To the Editor:
Having written and published poetry for many years after two English degrees and one creative writing Fellowship that is much more famous than I am, I for one, am always ready to read creative pieces written by physicians.1 But I’m not sure what “Bacchus Listed for a Liver Transplant”2 is.
It isn’t a poem. There is no elevated language here, no attention to the rhythm of the words, only the mundane language of an uninformed letter to the editor. Good Art, like good Science, is an investigative tool—see the first chapter of my most recent Oxford book.3
The content of “Bacchus Listed” is remarkably ignorant of the mythological understanding of the Bacchus legend. See Joseph Campbell’s The Hero with a Thousand Faces4 and others on Dionysos, the earlier Greek version of the Latin Bacchus. And it is likewise ignorant of the transplant listing process: no one who is actively drinking as portrayed will be listed in a reputable program.5
It isn’t literature because it is free of human compassion. Contrast it to the works by other physicians like William Carlos Williams who couldn’t write in verse but gave us fine images, or Henry Vaughan who could do both. In Nashville, the writer’s local area, the work of Alan Tate, John Crowe Ransom, or Merrill Moore—another physician—may be of use. John Stone, M.D., has some fine pieces further south.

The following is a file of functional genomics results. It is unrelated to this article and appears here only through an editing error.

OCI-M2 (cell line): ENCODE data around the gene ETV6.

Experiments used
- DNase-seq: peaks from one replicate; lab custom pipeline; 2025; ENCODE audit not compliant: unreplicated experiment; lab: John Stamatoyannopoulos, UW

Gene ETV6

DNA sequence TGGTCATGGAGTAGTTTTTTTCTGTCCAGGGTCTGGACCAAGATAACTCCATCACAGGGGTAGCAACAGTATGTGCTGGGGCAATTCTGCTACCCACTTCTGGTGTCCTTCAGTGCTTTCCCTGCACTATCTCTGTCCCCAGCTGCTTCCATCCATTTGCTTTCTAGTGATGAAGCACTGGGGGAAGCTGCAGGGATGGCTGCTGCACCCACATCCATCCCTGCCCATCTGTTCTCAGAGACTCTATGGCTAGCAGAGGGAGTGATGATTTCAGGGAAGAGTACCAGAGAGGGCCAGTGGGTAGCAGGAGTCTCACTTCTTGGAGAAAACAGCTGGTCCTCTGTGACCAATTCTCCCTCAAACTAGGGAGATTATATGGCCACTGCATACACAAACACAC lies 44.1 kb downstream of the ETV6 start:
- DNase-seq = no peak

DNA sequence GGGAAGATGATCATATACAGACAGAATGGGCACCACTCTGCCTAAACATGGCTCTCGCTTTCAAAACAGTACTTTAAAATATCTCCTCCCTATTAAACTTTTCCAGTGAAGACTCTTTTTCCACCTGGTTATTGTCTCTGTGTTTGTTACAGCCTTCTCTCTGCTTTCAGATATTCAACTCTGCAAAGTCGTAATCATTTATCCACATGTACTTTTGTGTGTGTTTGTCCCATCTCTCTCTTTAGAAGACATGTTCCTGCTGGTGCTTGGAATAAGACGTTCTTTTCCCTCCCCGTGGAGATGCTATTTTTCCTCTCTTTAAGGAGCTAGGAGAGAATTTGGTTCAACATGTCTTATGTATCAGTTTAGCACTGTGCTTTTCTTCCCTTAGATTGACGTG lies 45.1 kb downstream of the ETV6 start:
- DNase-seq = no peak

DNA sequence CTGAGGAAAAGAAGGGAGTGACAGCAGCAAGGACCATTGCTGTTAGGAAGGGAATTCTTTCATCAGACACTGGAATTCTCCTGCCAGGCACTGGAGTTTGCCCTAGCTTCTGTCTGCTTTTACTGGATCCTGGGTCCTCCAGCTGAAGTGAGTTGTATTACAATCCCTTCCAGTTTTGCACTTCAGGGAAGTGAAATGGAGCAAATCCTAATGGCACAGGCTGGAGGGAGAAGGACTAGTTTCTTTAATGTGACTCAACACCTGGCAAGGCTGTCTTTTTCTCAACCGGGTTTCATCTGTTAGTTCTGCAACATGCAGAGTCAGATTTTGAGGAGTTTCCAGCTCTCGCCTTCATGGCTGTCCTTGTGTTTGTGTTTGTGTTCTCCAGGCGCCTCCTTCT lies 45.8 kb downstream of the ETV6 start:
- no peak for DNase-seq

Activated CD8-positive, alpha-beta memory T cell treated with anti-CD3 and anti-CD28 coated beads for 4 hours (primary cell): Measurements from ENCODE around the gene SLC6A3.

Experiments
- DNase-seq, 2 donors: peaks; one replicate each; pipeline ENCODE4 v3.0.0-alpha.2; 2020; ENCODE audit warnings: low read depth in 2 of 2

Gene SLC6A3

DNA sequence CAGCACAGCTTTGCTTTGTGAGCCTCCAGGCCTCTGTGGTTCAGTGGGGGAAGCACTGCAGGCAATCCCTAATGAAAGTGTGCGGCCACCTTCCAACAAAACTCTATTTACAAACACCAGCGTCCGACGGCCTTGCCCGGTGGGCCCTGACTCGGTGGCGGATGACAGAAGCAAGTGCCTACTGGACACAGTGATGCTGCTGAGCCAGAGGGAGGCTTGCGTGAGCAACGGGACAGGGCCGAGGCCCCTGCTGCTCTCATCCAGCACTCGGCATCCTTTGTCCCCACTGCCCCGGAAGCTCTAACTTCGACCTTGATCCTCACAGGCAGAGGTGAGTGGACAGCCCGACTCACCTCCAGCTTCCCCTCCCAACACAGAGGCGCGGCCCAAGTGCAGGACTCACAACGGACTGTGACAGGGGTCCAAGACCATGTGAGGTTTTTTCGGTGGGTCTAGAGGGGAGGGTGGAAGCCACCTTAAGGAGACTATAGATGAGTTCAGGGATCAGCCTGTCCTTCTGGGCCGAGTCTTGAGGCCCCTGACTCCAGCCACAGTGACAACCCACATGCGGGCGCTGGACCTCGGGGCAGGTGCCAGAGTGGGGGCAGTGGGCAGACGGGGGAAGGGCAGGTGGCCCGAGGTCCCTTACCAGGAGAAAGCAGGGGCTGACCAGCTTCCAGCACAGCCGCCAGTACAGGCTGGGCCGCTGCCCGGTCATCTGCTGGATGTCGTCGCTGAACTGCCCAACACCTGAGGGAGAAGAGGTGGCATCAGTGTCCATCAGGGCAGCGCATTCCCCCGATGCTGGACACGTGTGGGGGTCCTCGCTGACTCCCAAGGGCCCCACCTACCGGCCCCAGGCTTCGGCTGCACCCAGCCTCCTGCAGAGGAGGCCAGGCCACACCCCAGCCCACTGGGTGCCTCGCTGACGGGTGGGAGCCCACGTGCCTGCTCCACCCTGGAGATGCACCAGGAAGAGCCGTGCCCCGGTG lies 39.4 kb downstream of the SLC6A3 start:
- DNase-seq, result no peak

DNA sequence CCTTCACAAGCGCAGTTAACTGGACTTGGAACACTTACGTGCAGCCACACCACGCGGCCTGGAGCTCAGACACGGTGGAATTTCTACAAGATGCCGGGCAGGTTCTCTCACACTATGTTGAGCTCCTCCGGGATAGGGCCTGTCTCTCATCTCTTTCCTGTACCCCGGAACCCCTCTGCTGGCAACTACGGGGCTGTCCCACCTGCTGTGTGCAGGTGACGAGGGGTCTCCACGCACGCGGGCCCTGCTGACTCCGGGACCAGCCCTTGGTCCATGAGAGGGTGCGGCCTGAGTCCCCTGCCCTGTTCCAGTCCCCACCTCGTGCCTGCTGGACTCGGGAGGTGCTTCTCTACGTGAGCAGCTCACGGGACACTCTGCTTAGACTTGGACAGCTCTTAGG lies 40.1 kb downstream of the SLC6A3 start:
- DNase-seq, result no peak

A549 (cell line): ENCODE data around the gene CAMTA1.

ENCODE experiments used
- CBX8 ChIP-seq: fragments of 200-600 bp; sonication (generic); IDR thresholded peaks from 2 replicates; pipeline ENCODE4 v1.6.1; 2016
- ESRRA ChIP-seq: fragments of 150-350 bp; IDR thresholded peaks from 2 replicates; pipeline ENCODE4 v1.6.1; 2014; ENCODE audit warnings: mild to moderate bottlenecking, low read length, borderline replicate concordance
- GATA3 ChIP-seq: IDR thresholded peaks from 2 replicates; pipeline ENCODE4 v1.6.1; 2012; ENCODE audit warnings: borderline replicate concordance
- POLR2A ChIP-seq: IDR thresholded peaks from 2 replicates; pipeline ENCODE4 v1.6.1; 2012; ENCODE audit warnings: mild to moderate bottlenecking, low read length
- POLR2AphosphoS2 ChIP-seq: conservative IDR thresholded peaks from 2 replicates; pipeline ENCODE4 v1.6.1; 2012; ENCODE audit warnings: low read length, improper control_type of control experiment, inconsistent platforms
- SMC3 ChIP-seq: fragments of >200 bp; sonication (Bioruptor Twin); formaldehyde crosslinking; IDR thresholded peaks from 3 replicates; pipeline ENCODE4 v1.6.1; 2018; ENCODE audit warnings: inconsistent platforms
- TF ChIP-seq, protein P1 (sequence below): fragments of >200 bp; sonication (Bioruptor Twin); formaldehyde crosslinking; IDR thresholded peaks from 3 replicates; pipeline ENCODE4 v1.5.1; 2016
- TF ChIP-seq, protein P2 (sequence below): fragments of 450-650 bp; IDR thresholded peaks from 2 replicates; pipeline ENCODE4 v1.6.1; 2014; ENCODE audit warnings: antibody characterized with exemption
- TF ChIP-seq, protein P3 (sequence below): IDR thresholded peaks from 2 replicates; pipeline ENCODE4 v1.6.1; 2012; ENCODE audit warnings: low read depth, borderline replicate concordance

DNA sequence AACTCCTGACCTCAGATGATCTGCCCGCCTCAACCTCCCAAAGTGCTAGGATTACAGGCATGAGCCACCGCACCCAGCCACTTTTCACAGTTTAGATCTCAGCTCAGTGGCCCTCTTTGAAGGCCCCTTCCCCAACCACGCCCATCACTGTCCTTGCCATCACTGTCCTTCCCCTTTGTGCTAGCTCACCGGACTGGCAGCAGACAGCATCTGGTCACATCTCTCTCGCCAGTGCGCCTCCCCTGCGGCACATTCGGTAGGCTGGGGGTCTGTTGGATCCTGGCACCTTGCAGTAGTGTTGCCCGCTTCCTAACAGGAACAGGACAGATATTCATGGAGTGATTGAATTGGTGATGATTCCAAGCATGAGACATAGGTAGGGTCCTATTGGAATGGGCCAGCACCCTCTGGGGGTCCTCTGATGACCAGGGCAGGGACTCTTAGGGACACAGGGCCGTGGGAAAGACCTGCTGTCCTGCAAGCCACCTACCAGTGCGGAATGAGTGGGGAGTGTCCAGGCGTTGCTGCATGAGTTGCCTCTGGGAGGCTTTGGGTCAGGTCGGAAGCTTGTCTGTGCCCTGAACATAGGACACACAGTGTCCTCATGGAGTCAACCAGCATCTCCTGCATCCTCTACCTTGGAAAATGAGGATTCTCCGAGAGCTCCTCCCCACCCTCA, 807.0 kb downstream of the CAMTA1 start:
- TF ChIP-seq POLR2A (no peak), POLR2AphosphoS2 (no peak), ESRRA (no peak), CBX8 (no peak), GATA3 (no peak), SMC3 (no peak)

Nor is it science: it portrays only an uninformed stereotype of what alcoholism really is.6 For example, if 100 Bacchuses drank heavily, only 15% would acquire liver cirrhosis. About 35 to 40% of alcoholic persons will find their way to sobriety each year, and studies document remarkably high rates of abstinence among alcoholics after liver transplant. This last finding led my associates and me to investigate the effects of immunosuppressants—commonly given after transplant—on alcohol drinking.7 What stereotype would all of these data support?
There seems to be another stereotype in effect here: that Art does not require precision of thought, or put another way, that the artist is free from doing appropriate homework. This, of course, is never the case, in literature or in science.
The views expressed in this article are those of the author and do not necessarily reflect the position or policy of the Department of Veterans Affairs or the United States government. The author declares no competing interests.